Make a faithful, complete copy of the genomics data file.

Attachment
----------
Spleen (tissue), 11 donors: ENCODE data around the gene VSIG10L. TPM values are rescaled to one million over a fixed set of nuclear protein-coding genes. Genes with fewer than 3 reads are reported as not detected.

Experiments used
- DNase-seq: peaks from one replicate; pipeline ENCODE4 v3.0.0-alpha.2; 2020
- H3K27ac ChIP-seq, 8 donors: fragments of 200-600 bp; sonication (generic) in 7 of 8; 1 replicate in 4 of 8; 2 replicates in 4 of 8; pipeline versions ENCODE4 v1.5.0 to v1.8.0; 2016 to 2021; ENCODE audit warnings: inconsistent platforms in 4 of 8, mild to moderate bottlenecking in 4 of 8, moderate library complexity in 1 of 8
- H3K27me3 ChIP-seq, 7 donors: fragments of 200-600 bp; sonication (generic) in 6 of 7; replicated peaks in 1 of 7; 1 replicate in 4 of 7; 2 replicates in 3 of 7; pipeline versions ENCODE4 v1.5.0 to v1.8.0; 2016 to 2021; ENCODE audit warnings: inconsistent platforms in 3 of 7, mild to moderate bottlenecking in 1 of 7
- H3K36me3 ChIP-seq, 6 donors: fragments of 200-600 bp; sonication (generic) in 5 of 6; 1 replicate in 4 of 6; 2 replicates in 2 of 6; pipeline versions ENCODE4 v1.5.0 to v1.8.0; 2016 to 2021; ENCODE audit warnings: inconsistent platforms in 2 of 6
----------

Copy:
Spleen (tissue), 11 donors: ENCODE data around the gene VSIG10L. TPM values are rescaled to one million over a fixed set of nuclear protein-coding genes. Genes with fewer than 3 reads are reported as not detected.

Experiments used
- DNase-seq: peaks from one replicate; pipeline ENCODE4 v3.0.0-alpha.2; 2020
- H3K27ac ChIP-seq, 8 donors: fragments of 200-600 bp; sonication (generic) in 7 of 8; 1 replicate in 4 of 8; 2 replicates in 4 of 8; pipeline versions ENCODE4 v1.5.0 to v1.8.0; 2016 to 2021; ENCODE audit warnings: inconsistent platforms in 4 of 8, mild to moderate bottlenecking in 4 of 8, moderate library complexity in 1 of 8
- H3K27me3 ChIP-seq, 7 donors: fragments of 200-600 bp; sonication (generic) in 6 of 7; replicated peaks in 1 of 7; 1 replicate in 4 of 7; 2 replicates in 3 of 7; pipeline versions ENCODE4 v1.5.0 to v1.8.0; 2016 to 2021; ENCODE audit warnings: inconsistent platforms in 3 of 7, mild to moderate bottlenecking in 1 of 7
- H3K36me3 ChIP-seq, 6 donors: fragments of 200-600 bp; sonication (generic) in 5 of 6; 1 replicate in 4 of 6; 2 replicates in 2 of 6; pipeline versions ENCODE4 v1.5.0 to v1.8.0; 2016 to 2021; ENCODE audit warnings: inconsistent platforms in 2 of 6